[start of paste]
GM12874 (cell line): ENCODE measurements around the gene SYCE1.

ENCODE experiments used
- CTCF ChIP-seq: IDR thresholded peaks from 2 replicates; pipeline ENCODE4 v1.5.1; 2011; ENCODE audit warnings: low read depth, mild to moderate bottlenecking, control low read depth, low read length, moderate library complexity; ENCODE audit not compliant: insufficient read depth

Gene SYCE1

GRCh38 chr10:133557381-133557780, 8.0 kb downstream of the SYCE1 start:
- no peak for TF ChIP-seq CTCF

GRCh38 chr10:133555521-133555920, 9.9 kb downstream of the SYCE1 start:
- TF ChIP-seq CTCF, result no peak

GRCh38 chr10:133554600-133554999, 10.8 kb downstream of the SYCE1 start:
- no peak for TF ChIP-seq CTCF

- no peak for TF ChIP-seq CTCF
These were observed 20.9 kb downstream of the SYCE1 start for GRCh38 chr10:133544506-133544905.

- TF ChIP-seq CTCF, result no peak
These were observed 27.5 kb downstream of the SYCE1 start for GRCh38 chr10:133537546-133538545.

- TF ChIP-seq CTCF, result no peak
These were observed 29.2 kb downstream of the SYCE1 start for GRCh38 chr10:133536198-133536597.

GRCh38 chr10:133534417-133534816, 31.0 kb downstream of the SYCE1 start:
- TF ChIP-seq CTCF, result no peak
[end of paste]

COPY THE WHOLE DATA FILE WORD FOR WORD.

GM12874 (cell line): ENCODE measurements around the gene SYCE1.

ENCODE experiments used
- CTCF ChIP-seq: IDR thresholded peaks from 2 replicates; pipeline ENCODE4 v1.5.1; 2011; ENCODE audit warnings: low read depth, mild to moderate bottlenecking, control low read depth, low read length, moderate library complexity; ENCODE audit not compliant: insufficient read depth

Gene SYCE1

GRCh38 chr10:133557381-133557780, 8.0 kb downstream of the SYCE1 start:
- no peak for TF ChIP-seq CTCF

GRCh38 chr10:133555521-133555920, 9.9 kb downstream of the SYCE1 start:
- TF ChIP-seq CTCF, result no peak

GRCh38 chr10:133554600-133554999, 10.8 kb downstream of the SYCE1 start:
- no peak for TF ChIP-seq CTCF

- no peak for TF ChIP-seq CTCF
These were observed 20.9 kb downstream of the SYCE1 start for GRCh38 chr10:133544506-133544905.

- TF ChIP-seq CTCF, result no peak
These were observed 27.5 kb downstream of the SYCE1 start for GRCh38 chr10:133537546-133538545.

- TF ChIP-seq CTCF, result no peak
These were observed 29.2 kb downstream of the SYCE1 start for GRCh38 chr10:133536198-133536597.

GRCh38 chr10:133534417-133534816, 31.0 kb downstream of the SYCE1 start:
- TF ChIP-seq CTCF, result no peak